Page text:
“Listen to your body and emotions when they tell you something no longer works for you. Let the old fall away. Listen to your inner guidance as your heart leads you to someplace new.”
Unlike burnout (see Professional Burnout: a Preventive Solution), which is caused by everyday work stresses, compassion fatigue is a result of taking on the emotional burdens of a patient or loved one. Symptoms include thoughts that won’t stop, sleep problems, irritability, emotional outbursts and a wish to be somewhere else other than caring for another individual.
There is similarity between PTSD (Post Traumatic Stress Disorder) and compassion fatigue in that there is high stress in each situation ~ however, with compassion fatigue, the stress is in response to the trauma or illness of another person.
Many of us become caregivers at some point in our lives. It is important to recognize compassion fatigue is likely to occur and be ready for it. Also, it is important to say out loud: “This is getting the best of me”. The situation, the truth, has been spoken to. It is also important to realize compassion fatigue is not a weakness ~ it is a part of being human and being in a difficult situation. It is also important to the patient that we nourish ourselves during a time of care giving.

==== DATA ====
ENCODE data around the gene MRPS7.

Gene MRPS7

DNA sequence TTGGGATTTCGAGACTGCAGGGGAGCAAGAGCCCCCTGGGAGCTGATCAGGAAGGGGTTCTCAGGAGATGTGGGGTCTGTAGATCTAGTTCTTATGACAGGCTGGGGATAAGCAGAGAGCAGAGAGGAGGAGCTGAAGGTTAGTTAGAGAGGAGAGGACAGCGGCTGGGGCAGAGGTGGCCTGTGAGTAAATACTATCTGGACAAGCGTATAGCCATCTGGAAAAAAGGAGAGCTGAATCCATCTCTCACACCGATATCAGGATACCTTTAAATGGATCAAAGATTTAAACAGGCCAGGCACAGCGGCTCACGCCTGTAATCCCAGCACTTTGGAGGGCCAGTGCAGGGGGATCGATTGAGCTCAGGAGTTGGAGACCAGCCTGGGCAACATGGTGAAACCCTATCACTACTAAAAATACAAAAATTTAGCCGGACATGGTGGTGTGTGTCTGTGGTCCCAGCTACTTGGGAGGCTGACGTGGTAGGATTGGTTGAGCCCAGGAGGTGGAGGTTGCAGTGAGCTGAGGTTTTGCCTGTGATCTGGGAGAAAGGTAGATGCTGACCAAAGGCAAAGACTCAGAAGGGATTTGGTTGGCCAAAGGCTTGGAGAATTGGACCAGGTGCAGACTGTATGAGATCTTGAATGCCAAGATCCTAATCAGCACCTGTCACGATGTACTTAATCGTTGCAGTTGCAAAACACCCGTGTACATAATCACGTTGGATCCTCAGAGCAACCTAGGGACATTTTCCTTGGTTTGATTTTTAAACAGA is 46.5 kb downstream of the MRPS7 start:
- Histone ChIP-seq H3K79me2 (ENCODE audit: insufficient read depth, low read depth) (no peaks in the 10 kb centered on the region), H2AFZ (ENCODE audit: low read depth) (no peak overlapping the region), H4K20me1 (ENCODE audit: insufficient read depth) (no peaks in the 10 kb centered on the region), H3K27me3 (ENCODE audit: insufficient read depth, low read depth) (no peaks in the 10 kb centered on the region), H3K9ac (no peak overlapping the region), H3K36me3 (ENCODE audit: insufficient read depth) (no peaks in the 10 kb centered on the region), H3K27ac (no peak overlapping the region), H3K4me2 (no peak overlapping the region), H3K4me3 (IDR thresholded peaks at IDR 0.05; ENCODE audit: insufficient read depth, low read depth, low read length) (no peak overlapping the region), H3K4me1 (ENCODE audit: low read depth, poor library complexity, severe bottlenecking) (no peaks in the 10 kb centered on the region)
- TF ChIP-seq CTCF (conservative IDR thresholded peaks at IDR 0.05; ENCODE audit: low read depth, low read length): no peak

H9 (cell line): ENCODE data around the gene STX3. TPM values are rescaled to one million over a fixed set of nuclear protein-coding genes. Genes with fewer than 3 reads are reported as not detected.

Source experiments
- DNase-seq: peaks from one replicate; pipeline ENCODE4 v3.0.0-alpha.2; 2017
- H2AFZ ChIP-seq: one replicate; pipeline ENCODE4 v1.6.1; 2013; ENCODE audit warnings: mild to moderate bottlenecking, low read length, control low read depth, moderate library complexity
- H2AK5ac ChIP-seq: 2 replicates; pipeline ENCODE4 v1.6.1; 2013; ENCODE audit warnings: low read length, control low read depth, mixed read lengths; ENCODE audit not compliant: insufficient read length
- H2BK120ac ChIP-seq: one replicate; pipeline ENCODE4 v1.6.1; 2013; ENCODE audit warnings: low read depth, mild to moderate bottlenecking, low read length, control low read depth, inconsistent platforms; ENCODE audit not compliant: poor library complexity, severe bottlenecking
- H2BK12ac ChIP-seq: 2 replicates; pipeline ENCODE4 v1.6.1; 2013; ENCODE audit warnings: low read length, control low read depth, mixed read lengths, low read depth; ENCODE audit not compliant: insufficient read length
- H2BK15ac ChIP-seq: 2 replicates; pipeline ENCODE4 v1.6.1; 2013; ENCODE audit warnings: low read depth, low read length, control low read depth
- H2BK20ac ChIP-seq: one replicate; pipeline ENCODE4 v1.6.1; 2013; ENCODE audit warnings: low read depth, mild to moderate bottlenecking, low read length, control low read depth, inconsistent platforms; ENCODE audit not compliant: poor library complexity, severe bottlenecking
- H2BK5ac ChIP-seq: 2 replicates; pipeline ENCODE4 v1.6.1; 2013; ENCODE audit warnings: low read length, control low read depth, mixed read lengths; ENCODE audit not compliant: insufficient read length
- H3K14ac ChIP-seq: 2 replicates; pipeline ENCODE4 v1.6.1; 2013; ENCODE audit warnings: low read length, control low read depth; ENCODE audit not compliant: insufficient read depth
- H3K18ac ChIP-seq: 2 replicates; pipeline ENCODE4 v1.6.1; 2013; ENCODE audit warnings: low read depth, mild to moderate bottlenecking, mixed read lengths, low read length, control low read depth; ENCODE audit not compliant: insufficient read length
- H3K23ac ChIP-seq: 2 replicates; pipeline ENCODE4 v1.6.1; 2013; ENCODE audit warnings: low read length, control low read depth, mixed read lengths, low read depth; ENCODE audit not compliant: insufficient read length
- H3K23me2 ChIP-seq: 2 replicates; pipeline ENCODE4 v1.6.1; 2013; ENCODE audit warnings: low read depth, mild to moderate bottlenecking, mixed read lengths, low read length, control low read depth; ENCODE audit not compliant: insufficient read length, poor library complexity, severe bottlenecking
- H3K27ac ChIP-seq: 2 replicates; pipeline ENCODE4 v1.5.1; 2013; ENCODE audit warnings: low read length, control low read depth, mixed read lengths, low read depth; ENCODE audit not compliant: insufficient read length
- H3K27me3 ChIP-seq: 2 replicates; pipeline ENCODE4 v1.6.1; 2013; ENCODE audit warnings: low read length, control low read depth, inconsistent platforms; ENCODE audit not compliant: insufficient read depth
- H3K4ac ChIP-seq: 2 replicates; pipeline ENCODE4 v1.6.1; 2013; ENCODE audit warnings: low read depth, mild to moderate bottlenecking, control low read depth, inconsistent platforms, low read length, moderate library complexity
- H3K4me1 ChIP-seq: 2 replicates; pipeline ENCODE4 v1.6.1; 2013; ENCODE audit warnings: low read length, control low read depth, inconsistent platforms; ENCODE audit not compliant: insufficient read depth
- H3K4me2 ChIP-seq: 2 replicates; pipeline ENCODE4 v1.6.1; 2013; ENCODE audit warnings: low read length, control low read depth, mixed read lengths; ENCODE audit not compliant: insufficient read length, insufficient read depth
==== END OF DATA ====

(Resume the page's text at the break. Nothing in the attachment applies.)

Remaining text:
5 Tips for Self Care
Being an educator of mindfulness, a nurse and a caregiver myself, I have created 5 basic ways to care for ourselves first and in doing this, having strength and energy for others. Practicing awareness, the heart of mindfulness, is more than important ~ it is essential to caring for ourselves and then for another.
1. Mindfulness meditation: research has shown that meditating soothes the system, decreasing depression and anxiety. Recent studies have shown that opening one’s heart to empathy during meditation actually makes empathetic behavior become a personal trait.
2. Create daily self care and commit to doing it. For example, start and end the day with quiet and stillness. And use breathing as a refuge: stop and take deep, centering breaths on a regular basis.
3. Write it down: whether it is “morning pages” as Julia Cameron suggests or keeping a simple personal journal, reflective writing is good for the soul and prevents compassion fatigue.
4. Be in nature and move your body: take time each day for some sort of exercise ~ a brisk walk, a workout (if possible) or simply sitting outside will help greatly. The healthier the physical body, the less likely to become a victim of compassion fatigue.
5. Ask for help: stay connected to friends and family and allow for help and support. As best, continue life outside of the situation ~ though it
may be compromised for awhile.